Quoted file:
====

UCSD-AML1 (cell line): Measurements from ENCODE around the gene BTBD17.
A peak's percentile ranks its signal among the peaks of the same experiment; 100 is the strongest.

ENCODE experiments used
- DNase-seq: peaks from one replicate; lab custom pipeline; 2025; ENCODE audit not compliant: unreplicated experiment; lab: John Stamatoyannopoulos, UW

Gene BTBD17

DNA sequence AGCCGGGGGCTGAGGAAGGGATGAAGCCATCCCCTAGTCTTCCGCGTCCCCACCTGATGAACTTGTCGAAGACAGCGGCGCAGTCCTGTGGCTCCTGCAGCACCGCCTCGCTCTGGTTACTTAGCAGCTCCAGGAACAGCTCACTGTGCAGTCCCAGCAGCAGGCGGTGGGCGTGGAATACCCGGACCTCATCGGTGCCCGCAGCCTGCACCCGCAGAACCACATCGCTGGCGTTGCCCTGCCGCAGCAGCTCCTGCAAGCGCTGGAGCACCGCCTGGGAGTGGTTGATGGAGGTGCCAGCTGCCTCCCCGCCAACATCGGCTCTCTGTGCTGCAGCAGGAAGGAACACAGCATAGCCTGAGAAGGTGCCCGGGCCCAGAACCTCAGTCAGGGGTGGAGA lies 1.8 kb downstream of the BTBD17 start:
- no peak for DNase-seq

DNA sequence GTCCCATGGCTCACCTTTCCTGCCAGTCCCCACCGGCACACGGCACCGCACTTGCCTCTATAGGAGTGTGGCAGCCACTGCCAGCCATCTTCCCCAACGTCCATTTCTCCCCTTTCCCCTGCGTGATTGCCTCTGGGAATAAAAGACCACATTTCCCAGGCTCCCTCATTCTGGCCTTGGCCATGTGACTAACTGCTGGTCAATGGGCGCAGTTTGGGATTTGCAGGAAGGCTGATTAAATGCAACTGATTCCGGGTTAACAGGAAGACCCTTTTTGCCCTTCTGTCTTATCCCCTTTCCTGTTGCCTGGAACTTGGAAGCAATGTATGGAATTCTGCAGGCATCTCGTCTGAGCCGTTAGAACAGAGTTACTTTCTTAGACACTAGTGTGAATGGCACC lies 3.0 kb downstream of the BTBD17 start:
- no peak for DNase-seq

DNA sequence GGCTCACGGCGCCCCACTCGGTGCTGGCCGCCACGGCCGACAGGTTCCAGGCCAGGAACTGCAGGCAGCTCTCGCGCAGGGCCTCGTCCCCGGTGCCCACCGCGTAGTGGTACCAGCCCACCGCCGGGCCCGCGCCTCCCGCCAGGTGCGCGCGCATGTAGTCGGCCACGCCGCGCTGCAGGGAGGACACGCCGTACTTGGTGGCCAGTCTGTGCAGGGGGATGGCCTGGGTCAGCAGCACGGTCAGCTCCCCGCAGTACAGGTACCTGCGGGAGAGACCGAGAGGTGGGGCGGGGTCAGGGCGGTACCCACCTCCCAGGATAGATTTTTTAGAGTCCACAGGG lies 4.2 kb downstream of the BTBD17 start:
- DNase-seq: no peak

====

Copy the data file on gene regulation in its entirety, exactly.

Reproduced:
UCSD-AML1 (cell line): Measurements from ENCODE around the gene BTBD17.
A peak's percentile ranks its signal among the peaks of the same experiment; 100 is the strongest.

ENCODE experiments used
- DNase-seq: peaks from one replicate; lab custom pipeline; 2025; ENCODE audit not compliant: unreplicated experiment; lab: John Stamatoyannopoulos, UW

Gene BTBD17

DNA sequence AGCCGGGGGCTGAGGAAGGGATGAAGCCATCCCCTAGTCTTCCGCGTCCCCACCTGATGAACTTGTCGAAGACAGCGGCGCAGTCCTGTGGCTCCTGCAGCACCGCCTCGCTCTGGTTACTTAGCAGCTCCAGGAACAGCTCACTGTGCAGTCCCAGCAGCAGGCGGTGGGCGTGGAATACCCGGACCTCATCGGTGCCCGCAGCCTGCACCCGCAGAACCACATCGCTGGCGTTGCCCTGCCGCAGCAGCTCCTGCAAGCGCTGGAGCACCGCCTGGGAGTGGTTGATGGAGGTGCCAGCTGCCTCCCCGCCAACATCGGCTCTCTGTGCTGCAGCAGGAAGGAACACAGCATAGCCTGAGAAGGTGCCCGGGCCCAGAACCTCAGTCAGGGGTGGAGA lies 1.8 kb downstream of the BTBD17 start:
- no peak for DNase-seq

DNA sequence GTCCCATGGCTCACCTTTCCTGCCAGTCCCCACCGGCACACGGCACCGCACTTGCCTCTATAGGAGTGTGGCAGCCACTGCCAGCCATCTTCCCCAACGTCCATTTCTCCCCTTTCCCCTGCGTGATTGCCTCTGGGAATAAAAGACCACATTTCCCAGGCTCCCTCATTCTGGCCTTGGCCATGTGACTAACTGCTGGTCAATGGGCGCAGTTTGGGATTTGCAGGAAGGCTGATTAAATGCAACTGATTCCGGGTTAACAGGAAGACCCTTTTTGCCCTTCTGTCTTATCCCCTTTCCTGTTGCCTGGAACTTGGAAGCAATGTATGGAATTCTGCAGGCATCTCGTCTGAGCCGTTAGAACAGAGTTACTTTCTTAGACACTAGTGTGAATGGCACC lies 3.0 kb downstream of the BTBD17 start:
- no peak for DNase-seq

DNA sequence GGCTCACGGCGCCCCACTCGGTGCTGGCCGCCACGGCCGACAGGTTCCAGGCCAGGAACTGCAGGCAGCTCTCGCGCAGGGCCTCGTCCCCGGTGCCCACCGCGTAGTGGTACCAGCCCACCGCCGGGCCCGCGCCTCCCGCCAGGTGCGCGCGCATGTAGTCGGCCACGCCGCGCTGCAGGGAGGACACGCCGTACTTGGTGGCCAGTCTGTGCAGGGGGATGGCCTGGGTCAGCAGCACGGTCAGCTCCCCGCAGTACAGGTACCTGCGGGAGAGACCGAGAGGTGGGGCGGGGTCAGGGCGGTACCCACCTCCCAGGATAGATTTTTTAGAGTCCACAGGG lies 4.2 kb downstream of the BTBD17 start:
- DNase-seq: no peak